From Wikipedia, the free encyclopedia
Jump to navigation Jump to search

Viverra zibetha ras.jpg
Illustration of Large Indian civet (Viverra zibetha)
Scientific classification e
Kingdom: Animalia
Phylum: Chordata
Class: Mammalia
Order: Carnivora
Suborder: Feliformia
Family: Viverridae
Subfamily: Viverrinae
Genus: Viverra
Linnaeus, 1758

Viverra is a mammalian genus that was first nominated and described by Carl Linnaeus in 1758 as comprising several species including the large Indian civet (V. zibetha).[1] The genus was subordinated to the viverrid family by John Edward Gray in 1821.[2]


Viverra species are distinguished externally from the other genera of the Viverrinae by the structure of the fore feet: the third and fourth digits have lobes of skin, which act as protective sheaths for the retractile claws. The pads the feet are surrounded by hair. They have a long and narrow skull, with narrow, nearly parallel-sided, not strongly constricted waist. Their postorbital processes are small and a little in front of the middle point between the tip of the premaxillae in front and of the occipital crest behind. The sagittal crest is moderately strong in adults. The sub-orbital portion of the cheek is comparatively short. The suture between the anterior bone of the zygomatic arch and the maxilla is much shorter than the median length of the nasals, than half the length of the cheek-teeth, and than the width across the occipital condyles. This width exceeds the length of the compound auditory bulla.[3]

Living species[edit]

Name Distribution Image
Large Indian civet (V. zibetha) Linnaeus, 1758 Southern slopes of the Eastern Himalaya in Nepal, Bhutan and northeastern India to Southeast Asia[4] Large Indian Civet, Viverra zibetha in Kaeng Krachan national park.jpg
Malayan civet (V. tangalunga) Gray, 1832 Sumatra, Bangka Island, Borneo, the Rhio-Lingga Archipelago, and the Philippines[5] Malay civet.jpg
Malabar large-spotted civet (V. civettina) Blyth, 1862 Western Ghats in India[6]
Large-spotted civet (V. megaspila) Blyth, 1862 Myanmar, Thailand, Malaysia, Cambodia, Laos, Vietnam, and China[7] Large-spotted Civet (Viverra megaspila).jpg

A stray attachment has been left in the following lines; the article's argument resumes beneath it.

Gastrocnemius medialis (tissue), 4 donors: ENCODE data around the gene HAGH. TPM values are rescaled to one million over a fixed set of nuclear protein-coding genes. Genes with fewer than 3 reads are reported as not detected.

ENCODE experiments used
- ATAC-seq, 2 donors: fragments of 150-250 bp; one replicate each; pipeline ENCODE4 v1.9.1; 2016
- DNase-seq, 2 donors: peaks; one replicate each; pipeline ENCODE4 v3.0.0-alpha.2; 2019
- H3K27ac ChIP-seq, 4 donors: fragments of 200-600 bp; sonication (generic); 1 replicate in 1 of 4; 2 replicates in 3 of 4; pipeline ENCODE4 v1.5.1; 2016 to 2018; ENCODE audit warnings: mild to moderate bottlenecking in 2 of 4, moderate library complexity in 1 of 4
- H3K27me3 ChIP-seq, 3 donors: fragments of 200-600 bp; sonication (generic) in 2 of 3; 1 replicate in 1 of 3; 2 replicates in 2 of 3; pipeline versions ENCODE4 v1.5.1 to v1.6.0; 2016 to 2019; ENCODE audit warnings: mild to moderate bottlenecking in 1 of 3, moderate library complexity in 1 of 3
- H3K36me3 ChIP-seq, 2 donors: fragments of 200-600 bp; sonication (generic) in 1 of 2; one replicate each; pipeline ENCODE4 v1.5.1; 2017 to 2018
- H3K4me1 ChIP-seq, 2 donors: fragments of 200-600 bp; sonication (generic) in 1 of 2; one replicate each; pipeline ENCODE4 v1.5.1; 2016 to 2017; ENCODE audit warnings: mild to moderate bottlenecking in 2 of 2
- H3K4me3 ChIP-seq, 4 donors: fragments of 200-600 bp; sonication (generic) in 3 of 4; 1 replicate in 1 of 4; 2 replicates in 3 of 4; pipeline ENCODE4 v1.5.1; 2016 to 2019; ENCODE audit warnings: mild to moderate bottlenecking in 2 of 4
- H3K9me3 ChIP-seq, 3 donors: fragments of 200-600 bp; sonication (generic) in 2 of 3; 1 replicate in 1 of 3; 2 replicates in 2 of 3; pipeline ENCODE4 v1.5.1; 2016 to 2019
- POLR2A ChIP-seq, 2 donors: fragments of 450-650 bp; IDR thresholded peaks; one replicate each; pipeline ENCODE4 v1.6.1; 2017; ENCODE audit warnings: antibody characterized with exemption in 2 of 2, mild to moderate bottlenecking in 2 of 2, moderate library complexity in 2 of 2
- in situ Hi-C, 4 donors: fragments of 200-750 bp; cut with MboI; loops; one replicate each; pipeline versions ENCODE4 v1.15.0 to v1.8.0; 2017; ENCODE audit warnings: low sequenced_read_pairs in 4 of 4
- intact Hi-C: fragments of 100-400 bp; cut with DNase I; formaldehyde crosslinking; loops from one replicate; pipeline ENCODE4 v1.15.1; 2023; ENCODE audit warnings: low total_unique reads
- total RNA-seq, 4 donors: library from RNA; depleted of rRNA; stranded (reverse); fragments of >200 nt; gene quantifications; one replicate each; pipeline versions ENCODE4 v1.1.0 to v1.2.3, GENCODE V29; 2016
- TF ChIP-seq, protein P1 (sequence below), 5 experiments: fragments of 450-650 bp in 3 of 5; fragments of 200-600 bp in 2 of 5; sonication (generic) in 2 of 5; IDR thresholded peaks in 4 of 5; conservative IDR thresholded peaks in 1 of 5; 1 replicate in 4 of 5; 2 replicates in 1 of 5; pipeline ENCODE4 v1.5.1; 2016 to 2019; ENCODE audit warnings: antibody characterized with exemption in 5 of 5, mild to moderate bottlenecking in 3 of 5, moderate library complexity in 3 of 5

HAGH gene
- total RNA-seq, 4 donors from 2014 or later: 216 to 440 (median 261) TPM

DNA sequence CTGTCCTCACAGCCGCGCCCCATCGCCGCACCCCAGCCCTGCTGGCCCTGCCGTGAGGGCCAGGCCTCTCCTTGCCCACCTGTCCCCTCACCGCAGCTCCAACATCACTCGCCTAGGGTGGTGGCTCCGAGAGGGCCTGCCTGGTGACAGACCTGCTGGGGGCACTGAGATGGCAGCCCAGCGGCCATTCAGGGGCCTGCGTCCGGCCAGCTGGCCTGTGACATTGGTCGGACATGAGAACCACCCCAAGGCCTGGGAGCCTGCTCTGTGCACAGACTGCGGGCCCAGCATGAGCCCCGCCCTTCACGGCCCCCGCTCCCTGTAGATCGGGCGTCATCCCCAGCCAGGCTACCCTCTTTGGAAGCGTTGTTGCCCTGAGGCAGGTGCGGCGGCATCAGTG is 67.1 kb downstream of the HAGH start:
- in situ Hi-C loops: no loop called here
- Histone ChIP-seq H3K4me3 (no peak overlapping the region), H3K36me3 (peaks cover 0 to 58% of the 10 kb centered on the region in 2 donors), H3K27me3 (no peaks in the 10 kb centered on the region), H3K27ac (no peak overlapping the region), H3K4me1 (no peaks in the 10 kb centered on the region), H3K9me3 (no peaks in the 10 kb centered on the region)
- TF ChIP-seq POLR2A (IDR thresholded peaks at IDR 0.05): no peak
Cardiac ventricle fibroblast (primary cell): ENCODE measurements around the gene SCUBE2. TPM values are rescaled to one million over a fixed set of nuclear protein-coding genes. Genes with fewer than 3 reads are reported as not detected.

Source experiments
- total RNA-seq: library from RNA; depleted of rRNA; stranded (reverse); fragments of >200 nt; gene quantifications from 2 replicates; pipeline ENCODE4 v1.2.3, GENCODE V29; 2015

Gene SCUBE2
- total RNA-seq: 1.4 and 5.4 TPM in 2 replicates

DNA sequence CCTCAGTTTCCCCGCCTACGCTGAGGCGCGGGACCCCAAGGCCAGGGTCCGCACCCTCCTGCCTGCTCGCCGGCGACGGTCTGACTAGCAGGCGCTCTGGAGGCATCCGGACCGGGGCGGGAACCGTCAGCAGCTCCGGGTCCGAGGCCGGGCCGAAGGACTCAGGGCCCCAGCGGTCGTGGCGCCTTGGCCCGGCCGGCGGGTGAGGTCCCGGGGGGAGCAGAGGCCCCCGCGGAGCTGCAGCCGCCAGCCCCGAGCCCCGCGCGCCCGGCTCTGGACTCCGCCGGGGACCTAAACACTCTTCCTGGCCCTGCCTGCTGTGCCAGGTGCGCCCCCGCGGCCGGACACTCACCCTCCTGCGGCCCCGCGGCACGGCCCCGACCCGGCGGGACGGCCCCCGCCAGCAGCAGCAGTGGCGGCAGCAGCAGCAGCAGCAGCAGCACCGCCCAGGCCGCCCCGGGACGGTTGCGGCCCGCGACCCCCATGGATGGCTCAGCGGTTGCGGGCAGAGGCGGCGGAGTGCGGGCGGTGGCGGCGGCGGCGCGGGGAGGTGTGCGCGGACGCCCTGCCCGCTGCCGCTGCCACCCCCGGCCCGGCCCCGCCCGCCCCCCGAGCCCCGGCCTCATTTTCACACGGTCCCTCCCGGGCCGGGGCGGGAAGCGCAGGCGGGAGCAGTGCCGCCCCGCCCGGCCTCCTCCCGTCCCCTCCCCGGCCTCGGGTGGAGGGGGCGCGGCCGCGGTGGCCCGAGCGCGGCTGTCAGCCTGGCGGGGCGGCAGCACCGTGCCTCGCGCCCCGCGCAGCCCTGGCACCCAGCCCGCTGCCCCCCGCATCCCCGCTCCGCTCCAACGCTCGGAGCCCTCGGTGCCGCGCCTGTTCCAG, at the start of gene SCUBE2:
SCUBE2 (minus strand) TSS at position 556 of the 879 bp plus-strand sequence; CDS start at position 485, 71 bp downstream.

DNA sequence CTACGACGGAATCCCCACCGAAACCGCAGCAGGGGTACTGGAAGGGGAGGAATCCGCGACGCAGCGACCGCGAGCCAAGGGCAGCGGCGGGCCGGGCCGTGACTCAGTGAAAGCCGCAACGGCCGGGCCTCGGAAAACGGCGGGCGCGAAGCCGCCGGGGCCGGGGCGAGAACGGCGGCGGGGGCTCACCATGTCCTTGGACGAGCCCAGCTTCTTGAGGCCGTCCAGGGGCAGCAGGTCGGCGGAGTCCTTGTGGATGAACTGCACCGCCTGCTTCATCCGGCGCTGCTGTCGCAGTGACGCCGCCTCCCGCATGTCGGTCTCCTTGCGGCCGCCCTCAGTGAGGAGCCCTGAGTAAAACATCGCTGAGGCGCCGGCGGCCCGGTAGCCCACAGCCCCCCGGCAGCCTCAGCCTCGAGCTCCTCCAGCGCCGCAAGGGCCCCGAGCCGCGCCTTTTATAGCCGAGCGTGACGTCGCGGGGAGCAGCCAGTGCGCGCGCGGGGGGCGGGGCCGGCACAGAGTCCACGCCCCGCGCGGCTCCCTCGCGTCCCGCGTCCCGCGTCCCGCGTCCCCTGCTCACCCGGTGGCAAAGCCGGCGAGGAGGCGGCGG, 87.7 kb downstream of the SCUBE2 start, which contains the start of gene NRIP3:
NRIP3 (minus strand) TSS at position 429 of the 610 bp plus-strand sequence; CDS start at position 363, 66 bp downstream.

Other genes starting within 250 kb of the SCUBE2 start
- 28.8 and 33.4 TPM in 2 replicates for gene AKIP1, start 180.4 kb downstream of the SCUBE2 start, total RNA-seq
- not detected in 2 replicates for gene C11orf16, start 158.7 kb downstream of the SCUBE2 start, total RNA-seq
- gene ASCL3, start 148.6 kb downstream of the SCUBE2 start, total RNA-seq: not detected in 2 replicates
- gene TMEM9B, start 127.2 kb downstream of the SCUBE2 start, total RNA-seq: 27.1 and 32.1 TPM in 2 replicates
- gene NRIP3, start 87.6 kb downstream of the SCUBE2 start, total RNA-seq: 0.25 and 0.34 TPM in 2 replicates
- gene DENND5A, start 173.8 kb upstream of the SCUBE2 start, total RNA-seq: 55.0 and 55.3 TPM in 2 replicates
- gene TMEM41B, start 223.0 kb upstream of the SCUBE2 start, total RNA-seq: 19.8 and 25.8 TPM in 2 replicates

1. ^ Linnaeus, C. (1758). "Viverra". Caroli Linnæi Systema naturæ per regna tria naturæ, secundum classes, ordines, genera, species, cum characteribus, differentiis, synonymis, locis. Tomus I. (Editio decima, reformata ed.). Holmiae: Laurentii Salvii. pp. 43–44.
  2. ^ Gray, J. E. (1821). "On the natural arrangement of vertebrose animals". London Medical Repository. 15 (1): 296–310.
  3. ^ Pocock, R. I. (1939). "Genus Viverra Linnaeus". The Fauna of British India, including Ceylon and Burma. Mammalia. – Volume 1. London: Taylor and Francis. pp. 344–354.
  4. ^ Timmins, R. J.; Duckworth, J. W.; Chutipong, W.; Ghimirey, Y.; Willcox, D. H. A.; Rahman, H.; Long, B. & Choudhury, A. (2016). "Viverra zibetha". IUCN Red List of Threatened Species. IUCN. 2016: e.T41709A45220429. doi:10.2305/IUCN.UK.2016-1.RLTS.T41709A45220429.en. Retrieved 29 October 2018.
  5. ^ Duckworth, J. W.; Mathai, J.; Wilting, A.; Holden, J.; Hearn, A. & Ross, J. (2016). "Viverra tangalunga". IUCN Red List of Threatened Species. IUCN. 2016: e.T41708A45220284. doi:10.2305/IUCN.UK.2016-1.RLTS.T41708A45220284.en. Retrieved 30 October 2018.
  6. ^ Mudappa, D.; Helgen, K. & Nandini, R. (2016). "Viverra civettina". IUCN Red List of Threatened Species. IUCN. 2016: e.T23036A45202281. doi:10.2305/IUCN.UK.2016-1.RLTS.T23036A45202281.en. Retrieved 30 October 2018.
  7. ^ Timmins, R.; Duckworth, J. W.; WWF-Malaysia; Roberton, S.; Gray, T. N. E.; Willcox, D. H. A.; Chutipong, W. & Long, B. (2016). "Viverra megaspila". IUCN Red List of Threatened Species. IUCN. 2016: e.T41707A45220097. doi:10.2305/IUCN.UK.2016-1.RLTS.T41707A45220097.en. Retrieved 30 October 2018.CS1 maint: multiple names: authors list (link)